Australia Boomerangs On 'Racist' India Flight Ban After Backlash

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by Tyler Durden
Tuesday, May 04, 2021 - 10:25 PM

Australian Prime Minister Scott Morrison has majorly backtracked from statements made by treasurer Josh Frydenberg - who said last week that citizens trying to return home from COVID-stricken India will face fines and jail time, after two Australian cricketers circumvented a travel ban after traveling from India to Qatar before returning home, despite the government banning all direct flights from India.

"I think the likelihood of any of that occurring is pretty much zero," Morrison said on Tuesday, adding that it was "highly unlikely" that anyone would be jailed for skirting the ban, according to AFP (via Yahoo).

There are approximately 9,000 Australians believed to be in India right now, which has been reporting hundreds of thousands of new COVID-19 cases per day as the death toll soars.

Among those trapped are some of Australia's most high profile sporting stars -- cricketers playing in the lucrative Indian Premier League.

Commentator and former Test cricket star Michael Slater was among those who pilloried Morrison's decision, saying it was a "disgrace".

"Blood on your hands PM. How dare you treat us like this," he tweeted. "If our Government cared for the safety of Aussies they would allow us to get home." -AFP

Morrison rejected the notion that he had blood on his hands, calling it "absurd," and saying "The buck stops here when it comes to these decisions, and I'm going to take decisions that I believe are going to protect Australia from a third wave."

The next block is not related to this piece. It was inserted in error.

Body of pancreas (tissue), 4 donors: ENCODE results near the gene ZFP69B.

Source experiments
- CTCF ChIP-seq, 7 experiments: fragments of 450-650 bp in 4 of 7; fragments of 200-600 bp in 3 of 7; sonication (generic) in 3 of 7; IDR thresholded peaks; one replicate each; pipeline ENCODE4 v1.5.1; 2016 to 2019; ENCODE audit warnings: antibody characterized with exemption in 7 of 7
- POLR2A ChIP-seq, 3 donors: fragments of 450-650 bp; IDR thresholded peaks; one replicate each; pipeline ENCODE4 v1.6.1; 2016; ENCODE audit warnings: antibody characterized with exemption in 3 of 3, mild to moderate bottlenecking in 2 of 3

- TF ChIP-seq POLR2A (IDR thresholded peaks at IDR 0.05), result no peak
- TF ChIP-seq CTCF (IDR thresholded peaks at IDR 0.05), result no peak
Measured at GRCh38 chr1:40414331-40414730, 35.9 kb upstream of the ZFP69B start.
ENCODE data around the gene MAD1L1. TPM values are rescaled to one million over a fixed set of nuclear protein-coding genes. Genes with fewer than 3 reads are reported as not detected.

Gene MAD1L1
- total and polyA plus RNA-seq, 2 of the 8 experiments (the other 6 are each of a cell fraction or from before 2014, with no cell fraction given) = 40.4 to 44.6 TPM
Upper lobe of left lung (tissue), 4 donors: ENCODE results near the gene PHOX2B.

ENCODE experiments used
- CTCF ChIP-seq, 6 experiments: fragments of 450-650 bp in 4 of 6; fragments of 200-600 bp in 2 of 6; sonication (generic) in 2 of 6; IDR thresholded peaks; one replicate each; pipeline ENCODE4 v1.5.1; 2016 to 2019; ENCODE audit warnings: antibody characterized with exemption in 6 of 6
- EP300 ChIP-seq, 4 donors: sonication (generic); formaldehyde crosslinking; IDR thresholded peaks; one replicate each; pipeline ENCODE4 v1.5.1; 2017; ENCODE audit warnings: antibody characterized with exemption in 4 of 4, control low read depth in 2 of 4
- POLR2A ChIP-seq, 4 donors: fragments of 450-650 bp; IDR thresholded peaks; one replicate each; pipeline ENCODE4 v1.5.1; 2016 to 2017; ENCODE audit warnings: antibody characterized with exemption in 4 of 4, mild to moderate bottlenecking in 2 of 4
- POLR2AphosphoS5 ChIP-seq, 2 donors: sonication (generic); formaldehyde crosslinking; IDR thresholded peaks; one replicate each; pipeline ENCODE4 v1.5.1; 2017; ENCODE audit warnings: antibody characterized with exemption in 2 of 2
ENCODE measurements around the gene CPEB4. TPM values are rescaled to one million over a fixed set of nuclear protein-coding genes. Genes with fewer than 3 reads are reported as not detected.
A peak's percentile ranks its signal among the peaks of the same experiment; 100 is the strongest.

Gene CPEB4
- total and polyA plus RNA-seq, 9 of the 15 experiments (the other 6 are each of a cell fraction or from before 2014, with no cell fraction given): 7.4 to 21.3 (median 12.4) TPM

"I'm working to bring them home safely," he added, indicating that repatriation flights could begin soon after May 15.

Prominent civil rights groups denounced the government flight ban, including Sky News commentator Andrew Bolt who said it "stinks of racism."

At present, there is a blanket ban on travel to-and-from the country unless travelers secure an exemption.

Non-residents are mostly banned from entering and anyone who does come into the country must carry out a mandatory 14-day hotel quarantine.

But that system has come under increasing strain as the virus has jumped from quarantine facilities and caused a series of outbreaks in the largely unvaccinated community.

The conservative prime minister faces reelection in the next 12 months, and had hoped Australia's relatively successful handling of the pandemic would propel him to victory. -AFP

In short, 'nevermind.'